What Is a Periodic Interest Rate?

The periodic interest rate means the interest rate over a specific period of time. The period rate helps you figure out how much interest accrues when interest compounds on a loan more than once per year. It also helps you figure out the interest when you take out a loan for less than a year, such as carrying a balance on your credit card.

Relationship Between Compound and Periodic Interest Rate

Compound interest occurs when interest is added periodically, rather than all at once at the end of the term. Once the interest is added to the account balance, that interest begins accruing additional interest. For example, if you have a savings account that pays you $10 of interest at the end of January, that $10 of interest begins earning additional interest in February and each month thereafter. To figure the amount of interest added each period, you need to know the periodic interest rate.

Calculating the Periodic Interest Rate

The periodic interest rate equals the annual interest rate divided by the number of times per year interest compounds. For example, many bank accounts compound interest monthly or even daily. If the annual interest rate is 3.65 percent and compounds interest daily, divide 3.65 percent by 365 days per year to find the periodic interest rate, which equals 0.01 percent in this example. But, check with your bank: According to the Consumer Finance Protection Bureau, some lenders use 360 days per year to figure the daily rate.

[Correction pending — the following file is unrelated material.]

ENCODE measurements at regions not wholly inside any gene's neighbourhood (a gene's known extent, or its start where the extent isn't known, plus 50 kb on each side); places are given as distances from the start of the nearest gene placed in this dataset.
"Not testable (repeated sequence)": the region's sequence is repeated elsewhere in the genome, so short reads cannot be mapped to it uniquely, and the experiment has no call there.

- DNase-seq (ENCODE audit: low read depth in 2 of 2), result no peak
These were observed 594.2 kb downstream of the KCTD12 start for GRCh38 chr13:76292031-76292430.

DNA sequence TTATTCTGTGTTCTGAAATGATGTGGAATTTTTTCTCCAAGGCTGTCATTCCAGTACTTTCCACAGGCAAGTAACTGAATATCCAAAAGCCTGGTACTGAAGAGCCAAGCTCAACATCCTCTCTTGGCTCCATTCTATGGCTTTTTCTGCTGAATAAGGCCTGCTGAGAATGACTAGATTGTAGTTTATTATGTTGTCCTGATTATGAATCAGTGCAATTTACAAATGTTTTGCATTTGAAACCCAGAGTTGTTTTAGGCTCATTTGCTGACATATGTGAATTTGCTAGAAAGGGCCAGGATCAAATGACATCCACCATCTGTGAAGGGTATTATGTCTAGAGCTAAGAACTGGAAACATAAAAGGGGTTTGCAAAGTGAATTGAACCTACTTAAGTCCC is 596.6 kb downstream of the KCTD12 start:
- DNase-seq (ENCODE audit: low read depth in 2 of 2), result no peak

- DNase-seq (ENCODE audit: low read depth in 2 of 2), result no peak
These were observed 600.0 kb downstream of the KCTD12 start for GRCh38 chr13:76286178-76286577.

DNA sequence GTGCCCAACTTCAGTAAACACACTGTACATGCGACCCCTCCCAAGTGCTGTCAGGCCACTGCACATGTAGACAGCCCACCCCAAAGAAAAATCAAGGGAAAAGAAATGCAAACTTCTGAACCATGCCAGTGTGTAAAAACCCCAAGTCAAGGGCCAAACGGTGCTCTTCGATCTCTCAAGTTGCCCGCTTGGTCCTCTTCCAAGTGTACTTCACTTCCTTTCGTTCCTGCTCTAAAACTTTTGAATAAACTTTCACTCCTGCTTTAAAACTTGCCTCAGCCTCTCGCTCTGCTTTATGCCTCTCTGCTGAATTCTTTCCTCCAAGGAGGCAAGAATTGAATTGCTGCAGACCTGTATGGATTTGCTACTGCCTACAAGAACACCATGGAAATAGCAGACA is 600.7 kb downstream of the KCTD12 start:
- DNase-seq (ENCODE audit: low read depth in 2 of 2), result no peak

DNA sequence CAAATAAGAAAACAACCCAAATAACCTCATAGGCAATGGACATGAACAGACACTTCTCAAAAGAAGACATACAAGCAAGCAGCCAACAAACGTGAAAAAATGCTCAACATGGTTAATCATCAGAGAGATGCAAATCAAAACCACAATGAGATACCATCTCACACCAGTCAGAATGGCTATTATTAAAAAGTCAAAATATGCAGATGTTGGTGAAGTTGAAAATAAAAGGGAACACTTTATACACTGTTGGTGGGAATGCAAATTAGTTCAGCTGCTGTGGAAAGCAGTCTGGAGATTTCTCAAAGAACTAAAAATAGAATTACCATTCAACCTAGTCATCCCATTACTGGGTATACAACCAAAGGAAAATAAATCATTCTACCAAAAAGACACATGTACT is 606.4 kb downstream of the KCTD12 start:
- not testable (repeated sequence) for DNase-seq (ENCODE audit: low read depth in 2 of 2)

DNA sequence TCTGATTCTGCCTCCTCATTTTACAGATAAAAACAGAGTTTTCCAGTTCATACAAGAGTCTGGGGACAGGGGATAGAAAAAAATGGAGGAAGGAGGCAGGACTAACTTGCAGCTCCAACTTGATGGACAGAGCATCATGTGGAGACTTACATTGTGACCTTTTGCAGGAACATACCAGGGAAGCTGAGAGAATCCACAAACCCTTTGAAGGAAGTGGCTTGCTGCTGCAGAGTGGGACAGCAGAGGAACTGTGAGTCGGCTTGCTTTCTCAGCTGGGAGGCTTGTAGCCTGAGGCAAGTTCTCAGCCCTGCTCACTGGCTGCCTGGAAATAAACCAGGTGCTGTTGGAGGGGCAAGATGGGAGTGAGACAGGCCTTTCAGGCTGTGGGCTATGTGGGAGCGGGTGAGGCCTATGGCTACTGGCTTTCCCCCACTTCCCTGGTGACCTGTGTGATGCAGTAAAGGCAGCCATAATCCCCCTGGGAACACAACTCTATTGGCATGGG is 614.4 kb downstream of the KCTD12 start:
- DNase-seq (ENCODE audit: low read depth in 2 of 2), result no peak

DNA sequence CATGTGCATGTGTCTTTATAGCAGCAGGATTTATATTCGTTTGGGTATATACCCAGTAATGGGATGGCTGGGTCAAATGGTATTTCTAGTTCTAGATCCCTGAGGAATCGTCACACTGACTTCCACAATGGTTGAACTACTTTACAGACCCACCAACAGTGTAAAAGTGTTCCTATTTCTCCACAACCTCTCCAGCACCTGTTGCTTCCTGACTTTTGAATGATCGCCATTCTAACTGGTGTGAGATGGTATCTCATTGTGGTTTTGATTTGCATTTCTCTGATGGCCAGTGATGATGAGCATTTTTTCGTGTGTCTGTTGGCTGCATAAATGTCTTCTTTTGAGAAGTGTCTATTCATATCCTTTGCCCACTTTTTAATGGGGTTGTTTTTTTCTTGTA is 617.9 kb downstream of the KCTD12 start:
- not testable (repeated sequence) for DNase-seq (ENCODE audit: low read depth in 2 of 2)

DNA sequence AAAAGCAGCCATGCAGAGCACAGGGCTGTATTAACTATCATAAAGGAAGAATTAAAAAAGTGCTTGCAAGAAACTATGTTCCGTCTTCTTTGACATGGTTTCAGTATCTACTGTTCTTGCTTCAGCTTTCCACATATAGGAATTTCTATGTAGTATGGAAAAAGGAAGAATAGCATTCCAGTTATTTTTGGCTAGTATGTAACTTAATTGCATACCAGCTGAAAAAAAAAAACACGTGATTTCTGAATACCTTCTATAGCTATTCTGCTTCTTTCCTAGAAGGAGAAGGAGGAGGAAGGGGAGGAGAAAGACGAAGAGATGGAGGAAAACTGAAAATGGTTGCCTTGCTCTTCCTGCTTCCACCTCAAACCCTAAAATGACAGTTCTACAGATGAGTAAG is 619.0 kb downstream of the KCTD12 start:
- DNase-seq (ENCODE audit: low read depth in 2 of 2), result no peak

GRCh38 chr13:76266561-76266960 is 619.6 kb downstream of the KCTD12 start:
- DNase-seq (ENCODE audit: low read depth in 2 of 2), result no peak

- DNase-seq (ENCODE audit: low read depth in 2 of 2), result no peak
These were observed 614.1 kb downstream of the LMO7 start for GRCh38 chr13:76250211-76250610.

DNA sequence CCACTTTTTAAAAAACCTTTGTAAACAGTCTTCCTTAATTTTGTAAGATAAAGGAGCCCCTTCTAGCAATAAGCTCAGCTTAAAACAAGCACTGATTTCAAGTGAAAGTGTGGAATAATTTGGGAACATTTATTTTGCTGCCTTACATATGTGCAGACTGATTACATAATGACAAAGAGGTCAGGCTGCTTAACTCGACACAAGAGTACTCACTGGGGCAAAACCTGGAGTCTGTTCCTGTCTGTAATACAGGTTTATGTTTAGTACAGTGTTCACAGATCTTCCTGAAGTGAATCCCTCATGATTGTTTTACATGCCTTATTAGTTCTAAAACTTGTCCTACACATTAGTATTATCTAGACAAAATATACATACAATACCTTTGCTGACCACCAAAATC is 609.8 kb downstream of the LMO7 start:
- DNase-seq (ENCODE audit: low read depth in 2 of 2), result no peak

Function of Periodic Rate

The periodic rate determines how much interest you will owe or be paid each compounding period. For example, knowing the periodic rate for your credit card helps you calculate how much interest you will be charged if you carry a balance for a month. Alternatively, if you have money in a savings account, you can calculate how much interest you will earn for the month.

Periodic Interest Formula

To calculate how much interest you will earn or be charged over a period of time, divide the periodic rate by 100 to convert it to a decimal. Second, add 1. Third, raise the result to the power of the number of periods interest accrues. Fourth, subtract 1. Finally, multiply the result by the initial balance. For example, if the periodic interest rate is 0.01 percent, you have a $10,000 balance, and you will leave it for 30 days, divide 0.01 by 100 to get 0.0001. Second, add 1 to get 1.0001. Third, raise 1.0001 to the 30th power to get 1.003004354. Fourth, subtract 1 to get 0.003004354. Finally, multiply 0.003004354 by $10,000 to find $30.04 in interest would accrue.

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